FORTUNE — Videoconferencing has become (almost) mainstream, but there are still plenty of challenges getting different technologies like Cisco’s (CSCO) TelePresence and Skype to work together. In industry-speak, that’s called interoperability — or lack thereof.
Enter Blue Jeans Network, a Mountain View, Calif.-based startup that says it’s found a solution to the problem. The company makes money by selling a cloud-based service that enables everyday Skype or Google Chat users to videoconference with users of much pricier room-based systems — sort of like an audio bridge for video calls. Up until recently, Blue Jeans wasn’t competing with the makers of videoconferencing solutions, like Cisco and Polycom (PLCM). It was just providing a web-based tool for customers of the various video vendors to conference with each other, even if they weren’t using the same equipment. But now the small company is trying to position its product as an alternative to at least one slice of the underlying video infrastructure pie, multipoint control units (MCUs), or devices that enable videoconferences between three or more users.
Traditional MCUs connect between large videoconferencing systems, and don’t work with desktop or mobile solutions like Skype. Blue Jeans started out allowing different flavors of videoconferencing technology to work together, but says it realized along the way that its service can also replace MCUs. To that end, on Wednesday Blue Jeans said it plans to market its cloud-based service as an MCU replacement by licensing virtual ports for $300 a pop (each endpoint, like a Skype user on a laptop or employees in a Cisco TelePresence room, will require its own port).
At least on the surface, the new pricing structure seems more marketing ploy than actual innovation — the underlying product is still the same, just packaged differently. But according to Blue Jeans, IT professionals aren’t used to buying videoconferencing capabilities by the minute, which is one way the company has sold its service up until now.
“At the end of the day we think what we’re doing makes the videoconferencing market bigger,” says Stu Aaron, chief commercial officer at Blue Jeans. “Everybody’s benefiting from a bigger pie, but there will be winners and losers. And yes, there is some admitted overlap with a piece of their portfolio.”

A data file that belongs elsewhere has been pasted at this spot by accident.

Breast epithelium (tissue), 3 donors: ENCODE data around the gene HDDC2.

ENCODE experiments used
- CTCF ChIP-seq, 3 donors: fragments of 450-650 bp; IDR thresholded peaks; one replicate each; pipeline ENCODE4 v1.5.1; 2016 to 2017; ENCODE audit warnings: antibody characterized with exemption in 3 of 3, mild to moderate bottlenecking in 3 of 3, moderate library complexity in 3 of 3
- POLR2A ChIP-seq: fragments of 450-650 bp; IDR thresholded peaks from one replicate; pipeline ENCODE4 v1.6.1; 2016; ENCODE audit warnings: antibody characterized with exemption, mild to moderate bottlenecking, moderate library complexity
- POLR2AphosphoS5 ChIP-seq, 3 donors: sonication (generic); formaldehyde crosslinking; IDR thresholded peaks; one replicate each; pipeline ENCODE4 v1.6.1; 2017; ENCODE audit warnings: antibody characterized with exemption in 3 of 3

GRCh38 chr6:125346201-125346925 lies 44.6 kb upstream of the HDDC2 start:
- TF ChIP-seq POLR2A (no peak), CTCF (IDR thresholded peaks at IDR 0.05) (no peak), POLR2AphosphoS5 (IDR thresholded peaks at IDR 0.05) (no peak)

Cisco — one of the largest players in videoconferencing infrastructure, including MCUs — says it’s working on “industry standardization efforts and the next generation of interoperability protocols.”
“Presently the business-to-business telepresence market does have broad interoperability among the primary vendors (including Polycom, Lifesize and others),” OJ Winge, senior vice president and general manager of Cisco’s collaboration endpoints technology group, said in an emailed statement. “Cisco’s perspective is that interoperability needs to be standards-driven, ensuring ease of use and maximum return on customers’ investments.”
Interestingly, Cisco is fighting Microsoft’s (MSFT) proposed acquisition of Skype, on grounds that the duo’s technologies don’t play nice with competing videoconferencing tools.
Meanwhile, Blue Jeans says it is the “only multipoint bridging solution that can allow a single video conference to include participants on room-based systems, desktops, and mobile devices that are running a variety of popular business and consumer video endpoints from Cisco, Polycom, Skype, Microsoft, Lifesize, Google, and more.”
It’s still early days for Blue Jeans. The company launched its service just last June, after raising $23.5 million from Accel Partners, New Enterprise Associates, and Norwest Venture Partners. But companies like Foursquare are already using Blue Jeans to make video calls between Cisco TelePresence users in the office and employees using Skype on the go.
“We could easily have two Cisco units in our offices talking to each other but someone in Kentucky wouldn’t be able to join the conversation,” says Derek Stewart, Foursquare’s director of finance and operations.
Despite Blue Jeans’ push to position itself as an alternative to MCUs, the company is mostly an enhancement — not a threat — to existing videoconference equipment makers. And whichever company ends up leading the charge, there’s no question that interoperability is an inevitable must in videoconferencing, just like it was in text messaging on mobile phones. The more use corporate customers can get out of their videoconferencing systems, the more they’ll invest in buying them. That’s good for Cisco, Polycom, Skype and Blue Jeans.